If you look closely at the major railway routes in South Asia and elsewhere, you will notice fairly large railway facilities at places which were not important towns to begin with. So there must have been some reasons for locating these stations at a particular place.

Sometimes the reasoning was clearly stated. In the earlier days of the East Indian Railway the large workshops and training centres were set up at Jamalpur in Bihar. The EIR administration did say that they did not want the junior employees to be distracted by the bright lights of Calcutta.

Another peculiar station was Barog on the Kalka-Shimla route. This station does not have much population in the vicinity and exists primarily to provide food to the passengers. (Although there is a larger town Solan few km away),

On the micro scale, crossing stations needed to be set up for the convenience of smooth running on single line sections. There are literally hundreds of such stations all over the country. For example, persons familiar with the Haridwar-Dehradun area would know Motichur and Kansrao stations which exist only for crossing purposes.

Junctions would need to be set up where important routes met. Other stations with coaling and watering facilities for steam locos would need to be set up at certain intervals. Sometimes this could be done at the junctions. If not, a large station would have to be set up at a place which was not already a junction. The criteria for location would be that it would be 100-250 km from the nearest station with similar facilities.

We will look at such stations on the trunk routes in subsequent blogposts.

Dead Centre

A continuation of “Go West, young man”

There are 5 large stations in India with the suffix “Central”:

Strarting with the northernmost, we then move down to:

Where the word Central is transliterated to Hindi and Marathi.

It may not be commonly known that the local station existed before the terminus was opened in 1930. It was earlier called Bellasis Road.

Down the west coast to:

In Hindi and Kannada here.

Further along the coast to:

While the top inscription looks like a single word, it does include “central” transliterated into Malayalam.

And finally to

Which is now

Has the Tamil inscription for Central changed? In the old sign it follows the trend of transliteration from English. In the new sign the correct (?) term “Mattiya” is the first word of the 3rd line, while the Hindi sign is like all the others. (Though one character in the old sign looks quite odd).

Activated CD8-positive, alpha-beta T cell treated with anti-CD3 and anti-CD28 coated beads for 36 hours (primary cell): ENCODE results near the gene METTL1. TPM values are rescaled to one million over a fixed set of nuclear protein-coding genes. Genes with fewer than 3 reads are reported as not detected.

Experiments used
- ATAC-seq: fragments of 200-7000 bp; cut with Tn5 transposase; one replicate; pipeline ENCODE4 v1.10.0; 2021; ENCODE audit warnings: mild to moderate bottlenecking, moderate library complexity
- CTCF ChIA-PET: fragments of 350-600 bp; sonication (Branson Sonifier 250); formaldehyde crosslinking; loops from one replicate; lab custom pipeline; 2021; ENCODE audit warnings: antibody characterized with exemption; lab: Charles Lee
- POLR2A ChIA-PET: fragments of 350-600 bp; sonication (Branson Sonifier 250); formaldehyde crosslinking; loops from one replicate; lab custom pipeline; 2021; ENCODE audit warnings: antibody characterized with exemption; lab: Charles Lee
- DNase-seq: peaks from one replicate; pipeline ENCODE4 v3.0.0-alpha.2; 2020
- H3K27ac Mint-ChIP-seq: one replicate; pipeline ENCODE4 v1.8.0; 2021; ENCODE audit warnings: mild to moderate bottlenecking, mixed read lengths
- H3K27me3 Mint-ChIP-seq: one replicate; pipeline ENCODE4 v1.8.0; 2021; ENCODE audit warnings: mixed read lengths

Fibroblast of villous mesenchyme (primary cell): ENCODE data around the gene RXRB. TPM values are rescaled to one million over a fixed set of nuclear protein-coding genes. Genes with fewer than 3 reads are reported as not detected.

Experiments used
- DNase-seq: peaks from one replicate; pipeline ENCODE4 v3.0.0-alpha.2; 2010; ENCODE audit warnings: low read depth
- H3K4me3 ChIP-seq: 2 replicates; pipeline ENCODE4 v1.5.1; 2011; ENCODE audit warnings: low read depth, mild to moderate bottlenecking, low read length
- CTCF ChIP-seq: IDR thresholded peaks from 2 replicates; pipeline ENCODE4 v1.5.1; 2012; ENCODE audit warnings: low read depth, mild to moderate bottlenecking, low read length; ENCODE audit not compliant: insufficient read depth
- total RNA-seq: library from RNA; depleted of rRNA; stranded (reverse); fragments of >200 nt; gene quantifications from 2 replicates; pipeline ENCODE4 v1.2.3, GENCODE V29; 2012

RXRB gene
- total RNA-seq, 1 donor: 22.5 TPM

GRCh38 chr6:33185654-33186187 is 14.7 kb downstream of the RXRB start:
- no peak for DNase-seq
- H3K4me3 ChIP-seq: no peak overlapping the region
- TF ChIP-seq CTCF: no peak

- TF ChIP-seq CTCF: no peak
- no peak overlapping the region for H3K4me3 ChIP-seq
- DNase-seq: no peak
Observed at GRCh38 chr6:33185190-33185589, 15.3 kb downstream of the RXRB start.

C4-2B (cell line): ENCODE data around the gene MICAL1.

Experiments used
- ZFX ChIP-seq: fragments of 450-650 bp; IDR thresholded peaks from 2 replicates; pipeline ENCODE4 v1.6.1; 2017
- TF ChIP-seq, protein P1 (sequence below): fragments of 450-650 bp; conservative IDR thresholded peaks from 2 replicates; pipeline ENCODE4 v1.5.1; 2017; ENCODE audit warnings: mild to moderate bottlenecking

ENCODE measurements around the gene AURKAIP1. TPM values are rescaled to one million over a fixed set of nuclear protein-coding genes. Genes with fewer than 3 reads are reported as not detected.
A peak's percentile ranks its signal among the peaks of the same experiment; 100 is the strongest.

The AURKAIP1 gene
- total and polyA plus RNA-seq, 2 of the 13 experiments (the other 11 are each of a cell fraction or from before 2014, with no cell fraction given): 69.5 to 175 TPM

There is also a Metro station in Kolkata called Central:

Where Central is transliterated into Bengali.

Onwards to East, South and North.

Long quiz-Sep 2020

  1. What is special about this station?

2. What is special about the BG siding here?

3. What is unusual about these two station signs? Explain.

4. What additional language is on this sign?

5. This is often labelled as “Nawab Station”, although no such name is in the timetable. Which station is this?

6. With luck, you may be able to get tuna at Tuni station. But there was another station called Tuna in the past. In which present-day state is it?

7. Bengali travelers can try to get fish at this station restaurant. Which state or province is it in?

8. Many clocks at stations and other public places were supplied by P. Orr & Sons of Madras. This small station is far from Madras. In which state?

9. Consider these two pairs of stations:

9A

and 9B:

What do the pair in 9A have in common with the pair in 9B?

10. What is unusual about this station which is not in India?

11. This shows the abandoned station which used to be a ferry terminal as well as being adjacent to a zonal headquarters until the mid-60s. Name it.

12. The fate of Dhanushkodi is well known. But you can still see the remains of it. A small terminus in the North-East was less fortunate as it fell into the Brahmaputra after an earthquake in the 1950s. Which was it?

ANSWERS:

The best response was by Biswarup Basu. Honourable mention to Ganesh Iyer and Bharat Parashar:

  1. Kot Kapura is the northern most point of metre gauge in India. It was connected by MG to Bathinda and Fazilka, which are to its south.
  2. The Tirap siding is beyond Ledo, and is the eastern most point of IR in India. BG goods trains run there. Further east there is the abandoned MG line to Lekhapani. There are also non-IR industrial lines nearby.
  3. The normal practice is to have the state’s official language on top. In Nagaland (Dimapur) and Mendipathar (Meghalaya), English script is used for official purposes so it is on top.
  4. Dogri language, which is one of the 22 official languages.
  5. This is a part of Rampur station (between Bareilly and Moradabad in UP). This platform had been used for the royal train of the Nawab of Rampur. The dilapidated platform and coaches are probably still there.
  6. In Gujarat, on an abandoned portion of the Cutch State Railway.